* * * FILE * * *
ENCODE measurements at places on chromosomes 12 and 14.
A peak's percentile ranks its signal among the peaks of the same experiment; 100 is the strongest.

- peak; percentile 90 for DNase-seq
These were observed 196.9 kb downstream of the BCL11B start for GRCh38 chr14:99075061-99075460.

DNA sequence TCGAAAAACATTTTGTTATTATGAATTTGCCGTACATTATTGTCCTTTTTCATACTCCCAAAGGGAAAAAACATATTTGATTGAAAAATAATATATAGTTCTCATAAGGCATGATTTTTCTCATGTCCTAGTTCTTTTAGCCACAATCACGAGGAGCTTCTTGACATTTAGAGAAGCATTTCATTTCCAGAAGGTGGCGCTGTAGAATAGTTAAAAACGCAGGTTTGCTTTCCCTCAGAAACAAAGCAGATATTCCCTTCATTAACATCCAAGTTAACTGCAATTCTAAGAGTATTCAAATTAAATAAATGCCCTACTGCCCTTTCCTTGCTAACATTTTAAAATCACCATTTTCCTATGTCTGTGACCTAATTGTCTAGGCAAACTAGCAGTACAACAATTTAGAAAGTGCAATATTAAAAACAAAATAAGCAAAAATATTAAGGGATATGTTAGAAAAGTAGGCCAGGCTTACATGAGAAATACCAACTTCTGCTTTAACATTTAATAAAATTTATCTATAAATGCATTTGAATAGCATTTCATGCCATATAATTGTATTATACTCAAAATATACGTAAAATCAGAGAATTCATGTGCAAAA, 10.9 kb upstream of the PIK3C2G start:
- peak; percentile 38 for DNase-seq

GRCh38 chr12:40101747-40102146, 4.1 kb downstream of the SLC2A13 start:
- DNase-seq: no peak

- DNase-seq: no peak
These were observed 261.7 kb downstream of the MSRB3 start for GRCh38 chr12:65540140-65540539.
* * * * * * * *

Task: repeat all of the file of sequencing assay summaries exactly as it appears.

ENCODE measurements at places on chromosomes 12 and 14.
A peak's percentile ranks its signal among the peaks of the same experiment; 100 is the strongest.

- peak; percentile 90 for DNase-seq
These were observed 196.9 kb downstream of the BCL11B start for GRCh38 chr14:99075061-99075460.

DNA sequence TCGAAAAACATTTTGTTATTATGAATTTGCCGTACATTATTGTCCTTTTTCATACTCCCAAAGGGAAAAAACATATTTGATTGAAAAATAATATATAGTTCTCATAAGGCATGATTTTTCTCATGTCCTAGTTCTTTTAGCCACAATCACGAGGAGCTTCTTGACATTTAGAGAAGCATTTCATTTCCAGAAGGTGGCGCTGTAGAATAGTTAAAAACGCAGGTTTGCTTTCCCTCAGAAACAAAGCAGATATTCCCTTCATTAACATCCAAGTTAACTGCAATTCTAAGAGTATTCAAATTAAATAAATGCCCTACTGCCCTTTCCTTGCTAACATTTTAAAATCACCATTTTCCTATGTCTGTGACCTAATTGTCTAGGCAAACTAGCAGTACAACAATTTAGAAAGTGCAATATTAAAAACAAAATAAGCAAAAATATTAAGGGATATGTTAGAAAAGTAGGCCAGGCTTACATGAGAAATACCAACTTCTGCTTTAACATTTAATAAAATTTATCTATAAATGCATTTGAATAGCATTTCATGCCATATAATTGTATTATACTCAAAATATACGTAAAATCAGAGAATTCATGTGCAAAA, 10.9 kb upstream of the PIK3C2G start:
- peak; percentile 38 for DNase-seq

GRCh38 chr12:40101747-40102146, 4.1 kb downstream of the SLC2A13 start:
- DNase-seq: no peak

- DNase-seq: no peak
These were observed 261.7 kb downstream of the MSRB3 start for GRCh38 chr12:65540140-65540539.